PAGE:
Author: Walter Mosley
Publisher: Riverhead Hardcover
Publication Date: November 11th, 2010
Genre: Adult, Contemporary, Literary Fiction
Rating: Four Stars
Summary: Ptolemy Grey is ninety-one years old and has been all but forgotten-by his family, his friends, even himself-as he sinks into a lonely dementia. His grand-nephew, Ptolemy's only connection to the outside world, was recently killed in a drive-by shooting, and Ptolemy is too suspicious of anyone else to allow them into his life. until he meets Robyn, his niece's seventeen-year-old lodger and the only one willing to take care of an old man at his grandnephew's funeral.
But Robyn will not tolerate Ptolemy's hermitlike existence. She challenges him to interact more with the world around him, and he grasps more firmly onto his disappearing consciousness. However, this new activity pushes Ptolemy into the fold of a doctor touting an experimental drug that guarantees Ptolemy won't live to see age ninety- two but that he'll spend his last days in feverish vigor and clarity. With his mind clear, what Ptolemy finds-in his own past, in his own apartment, and in the circumstances surrounding his grand-nephew's death-is shocking enough to spur an old man to action, and to ensure a legacy that no one will forget.
Review: This book was a welcome change from everything that I have been reading lately - definitely not YA, and definitely not full of magic and fantasy! And because of that it stood out all the more, I think. One of the goals that I have in mind for 2015 is to try to read a wider range of genres, and that was partly why I picked up this book.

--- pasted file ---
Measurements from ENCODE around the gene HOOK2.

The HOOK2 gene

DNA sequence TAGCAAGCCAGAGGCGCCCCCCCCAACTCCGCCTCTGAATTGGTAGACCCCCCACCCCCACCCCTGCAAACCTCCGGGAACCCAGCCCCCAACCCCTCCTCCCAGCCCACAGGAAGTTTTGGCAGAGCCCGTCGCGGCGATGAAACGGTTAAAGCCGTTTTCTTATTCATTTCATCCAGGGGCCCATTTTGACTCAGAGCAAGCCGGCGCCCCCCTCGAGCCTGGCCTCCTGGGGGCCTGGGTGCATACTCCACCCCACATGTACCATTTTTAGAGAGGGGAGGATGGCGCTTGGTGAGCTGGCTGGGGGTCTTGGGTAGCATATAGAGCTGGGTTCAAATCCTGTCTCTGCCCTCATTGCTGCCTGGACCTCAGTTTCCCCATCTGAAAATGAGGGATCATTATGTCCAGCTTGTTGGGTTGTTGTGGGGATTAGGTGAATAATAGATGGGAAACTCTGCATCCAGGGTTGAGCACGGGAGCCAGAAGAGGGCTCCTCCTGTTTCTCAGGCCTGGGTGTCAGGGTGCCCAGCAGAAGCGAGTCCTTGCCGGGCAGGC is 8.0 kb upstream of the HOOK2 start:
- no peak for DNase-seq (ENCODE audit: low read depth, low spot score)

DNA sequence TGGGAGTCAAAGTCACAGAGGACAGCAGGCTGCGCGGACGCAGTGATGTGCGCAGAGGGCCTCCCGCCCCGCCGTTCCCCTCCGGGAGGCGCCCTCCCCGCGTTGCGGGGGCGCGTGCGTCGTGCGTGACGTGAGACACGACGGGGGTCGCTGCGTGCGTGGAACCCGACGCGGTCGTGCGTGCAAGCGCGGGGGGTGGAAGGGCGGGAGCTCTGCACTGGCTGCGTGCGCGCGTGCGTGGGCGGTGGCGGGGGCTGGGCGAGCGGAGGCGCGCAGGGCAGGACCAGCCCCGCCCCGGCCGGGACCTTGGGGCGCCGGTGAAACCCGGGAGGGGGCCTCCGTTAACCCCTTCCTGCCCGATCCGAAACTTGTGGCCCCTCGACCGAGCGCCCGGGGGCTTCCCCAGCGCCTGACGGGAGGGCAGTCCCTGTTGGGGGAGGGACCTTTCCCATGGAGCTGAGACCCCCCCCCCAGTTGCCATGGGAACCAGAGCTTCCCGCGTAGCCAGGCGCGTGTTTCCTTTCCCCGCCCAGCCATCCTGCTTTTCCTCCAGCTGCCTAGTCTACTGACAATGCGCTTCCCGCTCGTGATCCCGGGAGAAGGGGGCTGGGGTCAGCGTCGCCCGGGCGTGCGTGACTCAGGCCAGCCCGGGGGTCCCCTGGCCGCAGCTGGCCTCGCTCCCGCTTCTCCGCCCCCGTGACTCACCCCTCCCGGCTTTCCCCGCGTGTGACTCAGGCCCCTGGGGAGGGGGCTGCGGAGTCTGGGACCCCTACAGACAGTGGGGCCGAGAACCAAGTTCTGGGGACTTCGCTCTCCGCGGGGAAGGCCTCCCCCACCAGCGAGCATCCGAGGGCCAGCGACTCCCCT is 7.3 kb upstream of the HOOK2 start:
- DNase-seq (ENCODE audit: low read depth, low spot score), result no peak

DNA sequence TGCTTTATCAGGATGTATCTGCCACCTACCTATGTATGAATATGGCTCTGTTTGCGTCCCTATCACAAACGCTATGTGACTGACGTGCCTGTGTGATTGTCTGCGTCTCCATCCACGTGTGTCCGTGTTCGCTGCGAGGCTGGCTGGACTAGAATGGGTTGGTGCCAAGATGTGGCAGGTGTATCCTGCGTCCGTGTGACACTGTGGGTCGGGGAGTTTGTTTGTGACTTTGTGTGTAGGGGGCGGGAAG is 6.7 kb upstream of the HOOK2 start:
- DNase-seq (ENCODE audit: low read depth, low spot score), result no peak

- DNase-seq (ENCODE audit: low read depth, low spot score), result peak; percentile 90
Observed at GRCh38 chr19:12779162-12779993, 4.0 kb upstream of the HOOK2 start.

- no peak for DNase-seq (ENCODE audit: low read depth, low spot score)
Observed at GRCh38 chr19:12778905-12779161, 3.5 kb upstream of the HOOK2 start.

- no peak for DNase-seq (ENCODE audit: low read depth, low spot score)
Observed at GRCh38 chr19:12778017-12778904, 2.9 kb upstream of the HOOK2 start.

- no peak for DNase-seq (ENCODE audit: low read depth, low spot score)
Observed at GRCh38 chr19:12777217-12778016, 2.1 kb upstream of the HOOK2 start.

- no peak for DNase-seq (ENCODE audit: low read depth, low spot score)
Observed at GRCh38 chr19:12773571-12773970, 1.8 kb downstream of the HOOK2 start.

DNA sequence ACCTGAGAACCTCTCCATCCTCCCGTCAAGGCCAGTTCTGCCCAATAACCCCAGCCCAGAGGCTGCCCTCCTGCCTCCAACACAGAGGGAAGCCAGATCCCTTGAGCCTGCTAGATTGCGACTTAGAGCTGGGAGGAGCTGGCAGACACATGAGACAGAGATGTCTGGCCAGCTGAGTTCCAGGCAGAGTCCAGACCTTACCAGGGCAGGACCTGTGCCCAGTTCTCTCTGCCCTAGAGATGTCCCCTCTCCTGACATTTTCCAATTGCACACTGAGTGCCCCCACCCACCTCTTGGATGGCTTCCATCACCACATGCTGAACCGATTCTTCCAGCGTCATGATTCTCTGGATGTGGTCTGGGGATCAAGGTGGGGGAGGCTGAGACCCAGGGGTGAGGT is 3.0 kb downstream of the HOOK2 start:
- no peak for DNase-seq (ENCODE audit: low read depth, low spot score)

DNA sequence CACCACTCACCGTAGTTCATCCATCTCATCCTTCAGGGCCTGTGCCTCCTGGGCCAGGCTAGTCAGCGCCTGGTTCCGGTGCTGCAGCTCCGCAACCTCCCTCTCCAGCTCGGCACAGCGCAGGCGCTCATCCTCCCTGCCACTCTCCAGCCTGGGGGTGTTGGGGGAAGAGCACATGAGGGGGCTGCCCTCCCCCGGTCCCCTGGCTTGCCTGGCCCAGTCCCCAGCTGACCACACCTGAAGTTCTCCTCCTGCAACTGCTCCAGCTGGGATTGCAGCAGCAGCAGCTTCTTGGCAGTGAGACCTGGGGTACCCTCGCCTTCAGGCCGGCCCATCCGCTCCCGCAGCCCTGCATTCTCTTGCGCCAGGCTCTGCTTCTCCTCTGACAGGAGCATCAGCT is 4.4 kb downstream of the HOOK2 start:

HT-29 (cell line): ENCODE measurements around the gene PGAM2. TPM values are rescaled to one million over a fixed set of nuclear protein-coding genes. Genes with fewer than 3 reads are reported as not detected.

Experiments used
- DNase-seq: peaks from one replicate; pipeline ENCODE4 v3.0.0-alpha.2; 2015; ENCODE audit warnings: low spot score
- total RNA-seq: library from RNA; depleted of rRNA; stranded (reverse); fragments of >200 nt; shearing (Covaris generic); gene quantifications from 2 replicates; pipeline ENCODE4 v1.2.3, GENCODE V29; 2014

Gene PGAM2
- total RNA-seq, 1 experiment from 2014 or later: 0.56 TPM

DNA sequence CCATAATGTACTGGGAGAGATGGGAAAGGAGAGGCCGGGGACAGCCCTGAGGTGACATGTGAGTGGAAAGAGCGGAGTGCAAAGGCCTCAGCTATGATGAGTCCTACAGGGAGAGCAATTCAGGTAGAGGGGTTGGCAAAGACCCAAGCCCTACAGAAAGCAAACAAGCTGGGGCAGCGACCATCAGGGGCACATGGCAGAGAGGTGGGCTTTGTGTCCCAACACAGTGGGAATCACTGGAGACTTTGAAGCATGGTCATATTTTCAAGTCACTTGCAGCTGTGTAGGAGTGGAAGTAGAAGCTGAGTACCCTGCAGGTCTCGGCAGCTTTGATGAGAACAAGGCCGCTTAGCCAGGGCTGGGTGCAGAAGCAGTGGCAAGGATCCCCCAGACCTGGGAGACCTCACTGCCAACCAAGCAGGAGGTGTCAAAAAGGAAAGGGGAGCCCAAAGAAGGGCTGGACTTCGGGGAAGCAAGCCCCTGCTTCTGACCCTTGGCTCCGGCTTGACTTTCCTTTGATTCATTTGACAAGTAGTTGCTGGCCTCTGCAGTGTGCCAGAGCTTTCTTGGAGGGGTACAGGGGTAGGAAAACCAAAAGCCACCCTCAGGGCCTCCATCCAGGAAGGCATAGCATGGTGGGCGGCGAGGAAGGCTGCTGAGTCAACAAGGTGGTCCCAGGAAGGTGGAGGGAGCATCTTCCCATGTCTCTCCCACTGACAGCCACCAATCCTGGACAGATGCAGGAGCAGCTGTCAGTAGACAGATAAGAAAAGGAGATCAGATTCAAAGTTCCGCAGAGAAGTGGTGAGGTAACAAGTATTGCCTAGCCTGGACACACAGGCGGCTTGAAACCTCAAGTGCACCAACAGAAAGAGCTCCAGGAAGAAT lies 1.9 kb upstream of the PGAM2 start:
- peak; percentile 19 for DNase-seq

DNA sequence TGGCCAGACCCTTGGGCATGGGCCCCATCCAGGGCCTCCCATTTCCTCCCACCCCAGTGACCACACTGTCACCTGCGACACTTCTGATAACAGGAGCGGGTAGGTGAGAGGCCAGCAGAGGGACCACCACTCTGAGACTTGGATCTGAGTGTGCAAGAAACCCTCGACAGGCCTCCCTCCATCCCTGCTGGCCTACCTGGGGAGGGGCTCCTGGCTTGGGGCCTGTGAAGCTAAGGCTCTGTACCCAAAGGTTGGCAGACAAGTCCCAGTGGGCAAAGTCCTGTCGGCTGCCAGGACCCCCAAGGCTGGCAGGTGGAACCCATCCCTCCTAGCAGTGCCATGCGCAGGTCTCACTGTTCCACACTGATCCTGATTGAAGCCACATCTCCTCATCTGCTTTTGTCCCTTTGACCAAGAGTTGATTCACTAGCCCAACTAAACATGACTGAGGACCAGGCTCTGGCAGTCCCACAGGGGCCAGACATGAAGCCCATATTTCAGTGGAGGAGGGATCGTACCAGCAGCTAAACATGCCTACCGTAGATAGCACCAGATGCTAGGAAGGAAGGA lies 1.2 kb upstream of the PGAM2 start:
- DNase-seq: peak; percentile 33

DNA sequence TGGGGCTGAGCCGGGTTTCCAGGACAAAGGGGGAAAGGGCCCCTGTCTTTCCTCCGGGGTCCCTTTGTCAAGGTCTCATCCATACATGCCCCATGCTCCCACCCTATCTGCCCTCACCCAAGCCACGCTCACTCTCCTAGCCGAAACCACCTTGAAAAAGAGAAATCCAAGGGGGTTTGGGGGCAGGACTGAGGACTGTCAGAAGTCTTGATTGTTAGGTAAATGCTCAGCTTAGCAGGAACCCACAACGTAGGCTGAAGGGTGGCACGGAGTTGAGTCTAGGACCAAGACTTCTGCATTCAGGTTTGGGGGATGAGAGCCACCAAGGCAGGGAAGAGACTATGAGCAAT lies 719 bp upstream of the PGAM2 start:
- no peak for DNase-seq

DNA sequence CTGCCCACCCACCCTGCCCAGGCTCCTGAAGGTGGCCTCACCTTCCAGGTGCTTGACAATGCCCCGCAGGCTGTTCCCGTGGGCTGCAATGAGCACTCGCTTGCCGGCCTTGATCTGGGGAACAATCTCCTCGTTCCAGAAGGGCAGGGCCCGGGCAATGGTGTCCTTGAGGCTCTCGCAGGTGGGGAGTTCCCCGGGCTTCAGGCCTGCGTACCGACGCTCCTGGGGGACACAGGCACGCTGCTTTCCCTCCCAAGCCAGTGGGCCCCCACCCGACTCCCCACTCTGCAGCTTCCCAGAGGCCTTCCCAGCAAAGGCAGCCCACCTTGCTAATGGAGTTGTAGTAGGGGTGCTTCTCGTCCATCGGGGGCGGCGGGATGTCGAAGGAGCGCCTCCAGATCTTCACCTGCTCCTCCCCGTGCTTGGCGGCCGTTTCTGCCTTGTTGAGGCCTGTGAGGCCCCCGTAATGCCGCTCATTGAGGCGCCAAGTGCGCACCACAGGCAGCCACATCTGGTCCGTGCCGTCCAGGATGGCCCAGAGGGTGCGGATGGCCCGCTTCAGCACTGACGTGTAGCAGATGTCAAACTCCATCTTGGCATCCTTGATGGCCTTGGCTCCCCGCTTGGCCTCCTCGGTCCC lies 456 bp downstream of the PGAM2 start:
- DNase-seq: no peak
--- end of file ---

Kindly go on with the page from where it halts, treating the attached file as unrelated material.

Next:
Ptolemy Grey is 91 and in the early stages of dementia, and this is the story of how a young girl named Robyn comes into his life and changes it for the better. It's a story of how there's still living to be done no matter how old you are, and an exploration of Ptolemy's life and the people that have meant the most to him over the last almost-century.
It's also a story of racism and black culture in the US, of family and love and violence and betrayal. It takes us through Ptolemy's childhood and the things he's experienced and seen - horrible things - and also the loves of his life. All of this is shown to us through his memories, both unbidden and reclaimed as the book unfolds and he pushes back the shroud clouding his mind. There are some incredibly poignant moments as Ptolemy struggles with his own mind and considers the perceptions of those around him, and we see his strength and the type of man he is, 'even' at 91.
It's by turns entertaining, soulful and incredibly moving, and I thoroughly enjoyed it. If you have any older relatives, like I do - my grandmother is 89 - then it may hit even closer to home. I'd recommend it and I'm glad I took a chance on it.